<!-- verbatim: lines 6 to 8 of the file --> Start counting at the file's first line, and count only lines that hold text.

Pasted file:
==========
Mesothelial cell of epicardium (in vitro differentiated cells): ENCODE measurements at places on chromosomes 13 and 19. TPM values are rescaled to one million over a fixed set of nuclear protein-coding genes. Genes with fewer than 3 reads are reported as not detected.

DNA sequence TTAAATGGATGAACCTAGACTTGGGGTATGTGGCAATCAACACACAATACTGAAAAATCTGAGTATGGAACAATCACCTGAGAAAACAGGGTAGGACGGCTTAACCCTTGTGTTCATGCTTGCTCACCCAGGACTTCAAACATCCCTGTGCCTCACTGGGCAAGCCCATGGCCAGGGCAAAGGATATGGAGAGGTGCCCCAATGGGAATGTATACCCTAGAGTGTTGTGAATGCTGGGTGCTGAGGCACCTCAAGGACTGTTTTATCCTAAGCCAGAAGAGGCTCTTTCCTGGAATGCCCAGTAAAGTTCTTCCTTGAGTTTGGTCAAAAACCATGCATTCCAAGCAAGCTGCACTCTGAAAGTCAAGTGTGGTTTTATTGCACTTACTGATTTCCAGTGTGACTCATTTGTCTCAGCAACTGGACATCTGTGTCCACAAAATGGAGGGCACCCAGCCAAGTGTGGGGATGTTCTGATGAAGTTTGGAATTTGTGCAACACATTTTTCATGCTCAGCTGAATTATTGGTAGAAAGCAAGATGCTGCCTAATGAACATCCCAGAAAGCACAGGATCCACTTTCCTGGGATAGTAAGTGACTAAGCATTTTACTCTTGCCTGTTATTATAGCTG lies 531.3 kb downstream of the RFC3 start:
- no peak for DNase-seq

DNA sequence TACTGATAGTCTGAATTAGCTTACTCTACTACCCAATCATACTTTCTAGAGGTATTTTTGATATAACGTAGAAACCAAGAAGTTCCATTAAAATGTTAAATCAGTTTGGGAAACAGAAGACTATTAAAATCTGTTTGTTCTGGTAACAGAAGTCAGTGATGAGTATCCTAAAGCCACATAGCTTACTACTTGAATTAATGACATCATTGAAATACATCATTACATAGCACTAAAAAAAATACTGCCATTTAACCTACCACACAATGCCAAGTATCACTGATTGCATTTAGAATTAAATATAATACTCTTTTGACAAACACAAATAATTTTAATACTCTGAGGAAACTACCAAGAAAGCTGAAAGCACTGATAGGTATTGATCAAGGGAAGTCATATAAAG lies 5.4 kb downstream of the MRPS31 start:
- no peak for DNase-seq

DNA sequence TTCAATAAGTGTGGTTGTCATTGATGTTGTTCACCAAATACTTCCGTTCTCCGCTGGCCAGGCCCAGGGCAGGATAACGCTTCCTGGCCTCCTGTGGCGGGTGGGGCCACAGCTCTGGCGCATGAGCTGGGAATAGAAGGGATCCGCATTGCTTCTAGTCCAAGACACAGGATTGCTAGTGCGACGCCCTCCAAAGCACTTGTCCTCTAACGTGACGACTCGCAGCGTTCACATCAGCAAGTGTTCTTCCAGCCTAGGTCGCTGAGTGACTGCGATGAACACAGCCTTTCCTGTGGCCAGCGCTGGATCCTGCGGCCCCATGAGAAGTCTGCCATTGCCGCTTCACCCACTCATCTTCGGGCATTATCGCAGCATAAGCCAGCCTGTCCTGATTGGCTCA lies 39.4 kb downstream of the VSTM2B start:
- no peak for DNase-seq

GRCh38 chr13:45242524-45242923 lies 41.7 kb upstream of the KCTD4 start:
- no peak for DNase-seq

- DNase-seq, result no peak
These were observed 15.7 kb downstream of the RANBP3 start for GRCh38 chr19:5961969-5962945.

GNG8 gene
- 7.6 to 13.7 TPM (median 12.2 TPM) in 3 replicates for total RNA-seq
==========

DNA sequence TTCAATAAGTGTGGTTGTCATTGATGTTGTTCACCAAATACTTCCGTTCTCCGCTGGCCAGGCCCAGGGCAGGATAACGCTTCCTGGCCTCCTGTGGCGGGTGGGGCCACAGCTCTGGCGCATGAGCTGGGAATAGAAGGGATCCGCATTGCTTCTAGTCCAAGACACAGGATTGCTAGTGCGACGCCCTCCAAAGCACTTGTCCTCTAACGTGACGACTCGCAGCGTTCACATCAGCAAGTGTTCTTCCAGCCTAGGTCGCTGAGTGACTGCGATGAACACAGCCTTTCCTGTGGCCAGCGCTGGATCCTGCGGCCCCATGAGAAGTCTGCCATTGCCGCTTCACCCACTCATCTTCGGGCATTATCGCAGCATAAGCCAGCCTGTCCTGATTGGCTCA lies 39.4 kb downstream of the VSTM2B start:
- no peak for DNase-seq

GRCh38 chr13:45242524-45242923 lies 41.7 kb upstream of the KCTD4 start: